Engaging Journeys, Engaged Journalism

On the Road, Part 1

Before I start gassing on again about any number of things — including just what it is we’re trying to do with Up the Road — let me introduce this week’s issue. The main reason to write this every week or so, after all, is to let you know there’s something new on the site. Which I didn’t get around to mentioning until story’s end last time, so some of you missed the initial water stories. Oops.

David Scofield Wilson, author of this week’s “Names and True Names,” was born and raised in Minnesota. In many ways California came as quite a surprise when he arrived here from the Midwest to teach at UC Davis. He’s a full-fledged Californian now, though, having come home. Accompanying Wilson’s thoughts on “getting the names right,” be they birds or buttes, are several of poet Gary Thompson’s best “Lessons of Birds” poems, from his collection On John Muir’s Trail. Karen Laslo provides this week’s photos, including one of Mark Twain’s literary blue jays — avian busybodies “bristling with metaphor”– this Anna’s hummingbird, Anna's hummingbird by Karen Lasloand of course those much-loved valley mountains generally known as the Sutter Buttes. What David, Gary, and Karen share this week will surely help sustain us.

Let’s face some less inspiring truth too, though, including the fact that sustainability truly is an awful word–a buzzword without any buzz, as Bill McKibben rightly pointed out in 1996. Clearly the folks at Ad Age — masters at mastering the entire universe of buzziest buzzwords — were on to something last year when they selected it as “one of the “jargoniest jargon” words of 2010. They want us to stop using it, along with choiceful, monetize, and the new normal (yes, please stop) because “it’s a good concept gone bad by mis- and overuse,” the word itself reduced to a “squishy, feel-good catchall for doing the right thing.” When even the ad mongers say the truth has been hopelessly obscured maybe we should listen up.

Then again, maybe not.

The word sustainability comes from the Latin sustenare, which means to keep or hold up. And never in the history of our strange and wonderful species has it been so desperately important that we humans take steps to keep or hold up the finite natural world that still sustains us despite ourselves, our seemingly infinite numbers, and endless needs. Not to mention all those things we don’t need but, thanks to Ad Age and influence peddlers elsewhere, still deeply desire and even feel we deserve, from large families and rental storage units (for all the stuff we can’t stuff into our big houses) to cynically savvy jet travel to hurry up and go see the world’s coolest places while they still exist.

McKibben had it right long before Ad Age noticed just how successful the word sustainability has been at doing just what we wanted it to do — help us obscure our deepest conflicts and inconsistencies as we come face to face with overstressed environments and economies and glaring social inequities the world over. Both the word and concept of sustainability emerged, he said, “to paper over the tension between the fact that societies are overexploiting the planet’s physical resources and the fact that everyone seems reluctant to stop this rapaciousness. Hence, phrases like ‘sustainable development’ and ‘sustainable growth’ are used when the real intent is to put off the day of reckoning for a few more decades.”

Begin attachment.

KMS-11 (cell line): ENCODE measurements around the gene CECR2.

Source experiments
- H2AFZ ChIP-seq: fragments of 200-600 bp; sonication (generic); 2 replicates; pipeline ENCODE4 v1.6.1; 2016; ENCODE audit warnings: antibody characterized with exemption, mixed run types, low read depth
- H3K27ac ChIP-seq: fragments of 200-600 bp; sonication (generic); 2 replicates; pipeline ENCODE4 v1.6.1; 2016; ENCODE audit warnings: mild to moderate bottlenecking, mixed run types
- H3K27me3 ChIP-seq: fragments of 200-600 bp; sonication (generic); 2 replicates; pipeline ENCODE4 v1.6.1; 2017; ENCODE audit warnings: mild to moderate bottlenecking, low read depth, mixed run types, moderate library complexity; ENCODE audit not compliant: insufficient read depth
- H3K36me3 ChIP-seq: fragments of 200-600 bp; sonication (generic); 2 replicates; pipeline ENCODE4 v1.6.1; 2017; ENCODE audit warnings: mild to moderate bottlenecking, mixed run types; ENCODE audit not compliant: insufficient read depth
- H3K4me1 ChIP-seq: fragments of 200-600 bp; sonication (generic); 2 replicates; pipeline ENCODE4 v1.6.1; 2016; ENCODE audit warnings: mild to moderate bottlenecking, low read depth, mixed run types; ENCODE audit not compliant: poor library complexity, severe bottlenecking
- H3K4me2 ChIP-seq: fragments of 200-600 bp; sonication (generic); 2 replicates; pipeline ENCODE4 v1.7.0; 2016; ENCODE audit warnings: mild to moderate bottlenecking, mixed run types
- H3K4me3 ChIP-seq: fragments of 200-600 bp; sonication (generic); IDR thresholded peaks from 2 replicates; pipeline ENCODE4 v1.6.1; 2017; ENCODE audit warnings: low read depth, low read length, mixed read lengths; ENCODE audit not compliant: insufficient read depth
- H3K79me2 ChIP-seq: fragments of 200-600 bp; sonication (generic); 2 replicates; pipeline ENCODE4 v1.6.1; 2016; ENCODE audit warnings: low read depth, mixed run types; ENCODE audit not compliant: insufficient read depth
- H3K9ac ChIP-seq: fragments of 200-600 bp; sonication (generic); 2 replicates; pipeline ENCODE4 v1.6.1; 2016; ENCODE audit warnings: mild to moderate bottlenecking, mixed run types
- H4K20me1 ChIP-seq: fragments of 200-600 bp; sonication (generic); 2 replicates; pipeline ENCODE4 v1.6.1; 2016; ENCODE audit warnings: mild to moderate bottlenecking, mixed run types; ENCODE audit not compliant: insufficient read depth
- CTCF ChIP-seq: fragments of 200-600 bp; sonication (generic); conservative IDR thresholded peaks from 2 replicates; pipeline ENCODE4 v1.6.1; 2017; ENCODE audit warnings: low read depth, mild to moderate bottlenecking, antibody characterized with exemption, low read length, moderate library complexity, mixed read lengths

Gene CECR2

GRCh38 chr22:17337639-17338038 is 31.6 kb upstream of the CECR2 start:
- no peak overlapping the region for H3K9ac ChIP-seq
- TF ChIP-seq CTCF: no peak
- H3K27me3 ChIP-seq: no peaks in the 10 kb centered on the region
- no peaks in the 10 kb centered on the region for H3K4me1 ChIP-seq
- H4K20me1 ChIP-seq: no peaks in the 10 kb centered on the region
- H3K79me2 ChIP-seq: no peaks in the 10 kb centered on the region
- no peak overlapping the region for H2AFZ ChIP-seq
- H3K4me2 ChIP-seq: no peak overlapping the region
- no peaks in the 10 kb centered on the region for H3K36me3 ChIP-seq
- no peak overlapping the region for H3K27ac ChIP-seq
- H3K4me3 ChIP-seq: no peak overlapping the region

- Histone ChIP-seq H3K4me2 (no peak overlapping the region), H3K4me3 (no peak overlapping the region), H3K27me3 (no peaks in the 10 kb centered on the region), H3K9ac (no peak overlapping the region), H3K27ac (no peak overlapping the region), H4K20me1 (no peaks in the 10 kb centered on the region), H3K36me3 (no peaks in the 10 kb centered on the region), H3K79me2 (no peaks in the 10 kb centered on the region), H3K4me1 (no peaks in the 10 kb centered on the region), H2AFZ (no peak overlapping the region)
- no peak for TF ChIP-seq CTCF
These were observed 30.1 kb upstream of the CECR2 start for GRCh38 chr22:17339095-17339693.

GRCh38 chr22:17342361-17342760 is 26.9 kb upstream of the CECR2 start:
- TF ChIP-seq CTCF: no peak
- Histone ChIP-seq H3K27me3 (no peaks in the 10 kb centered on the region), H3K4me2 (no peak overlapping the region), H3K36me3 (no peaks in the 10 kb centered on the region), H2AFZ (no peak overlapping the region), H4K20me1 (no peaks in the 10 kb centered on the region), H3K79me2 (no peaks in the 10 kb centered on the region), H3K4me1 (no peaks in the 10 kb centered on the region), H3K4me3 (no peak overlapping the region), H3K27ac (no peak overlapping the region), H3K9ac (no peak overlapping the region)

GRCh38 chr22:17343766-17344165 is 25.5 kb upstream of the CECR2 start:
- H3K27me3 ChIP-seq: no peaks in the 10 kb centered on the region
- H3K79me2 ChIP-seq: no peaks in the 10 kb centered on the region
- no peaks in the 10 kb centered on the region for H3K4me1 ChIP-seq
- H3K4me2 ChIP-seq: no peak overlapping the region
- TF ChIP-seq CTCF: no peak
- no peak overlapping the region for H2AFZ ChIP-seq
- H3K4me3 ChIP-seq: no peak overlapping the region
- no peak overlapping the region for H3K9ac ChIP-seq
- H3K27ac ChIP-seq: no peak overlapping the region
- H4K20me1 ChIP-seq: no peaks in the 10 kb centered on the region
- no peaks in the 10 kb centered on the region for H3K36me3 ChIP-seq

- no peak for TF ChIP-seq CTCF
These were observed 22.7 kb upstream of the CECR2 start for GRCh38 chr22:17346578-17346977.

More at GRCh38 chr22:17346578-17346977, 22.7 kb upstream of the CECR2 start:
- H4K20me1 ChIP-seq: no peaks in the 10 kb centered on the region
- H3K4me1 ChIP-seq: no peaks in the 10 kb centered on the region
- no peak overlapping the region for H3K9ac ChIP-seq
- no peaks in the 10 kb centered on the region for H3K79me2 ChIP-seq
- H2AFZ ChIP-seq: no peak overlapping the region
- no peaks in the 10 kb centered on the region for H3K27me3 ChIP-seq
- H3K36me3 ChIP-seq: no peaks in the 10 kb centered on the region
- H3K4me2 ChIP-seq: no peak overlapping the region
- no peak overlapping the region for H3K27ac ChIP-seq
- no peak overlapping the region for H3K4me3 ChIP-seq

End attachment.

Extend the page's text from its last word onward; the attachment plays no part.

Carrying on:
That’s not what everyone means by such terms, of course, but it’s true often enough that these days we can never be sure we’re talking about the same thing when we speak of sustainability. Which just serves to postpone difficult decisions that much longer.

Another part of the problem is that we are so accustomed to advocating for whatever it us we personally care most about — the beleaguered environment, for many of us, unfettered economic growth for others, social equity not very often at all — we tend to think “real sustainability” matches our advocacy. That clearly cannot be true.

What is true is that we are all in this mess together. We need to find answers to questions we can’t even fully get our minds around yet, and find them fast. Somehow we fallible human beings — we who still imagine ourselves to be masters of the universe, despite mounting evidence otherwise — need to grow up and take responsibility for the mess we’ve made, and are still making, as our so-called leaders in Washington devise ever more ridiculous games of brinksmanship to end up using our nation’s immense political power still more irresponsibly.

Way back in 1996 Bill McKibben suggested maturity might be a better goal than sustainability, his idea being that once we lose interest in growing physically — simply acquiring more stuff — we can focus instead on moral, spiritual, and cultural growth. The fact that we don’t really know what that truly mature civilization would look like doesn’t mean we should postpone setting out on the adventure of discovery. We do know where to start. “Maturing means restraining oneself,” in McKibben’s words. “Maturity means, at bottom, recognizing that you are not the center of the world but part of something larger.”

That is the underlying purpose of Up the Road — to nudge us all up the road toward a broader, more inclusive, and yes, mature view of where we are and what we might do differently for the sake of our children’s children and all the other species we are now dragging with us down the road to extinction. We will look at what’s going wrong, quite specifically, but also what seems promising and what just might help us get it right. Starting right here in Northern California we will explore and congratulate all the good work people are already doing to get us up the road to saner living.

Next time I’ll tell you more about Up the Road as a project, just how we’re doing this — how we’re building this road — and what you can do to help.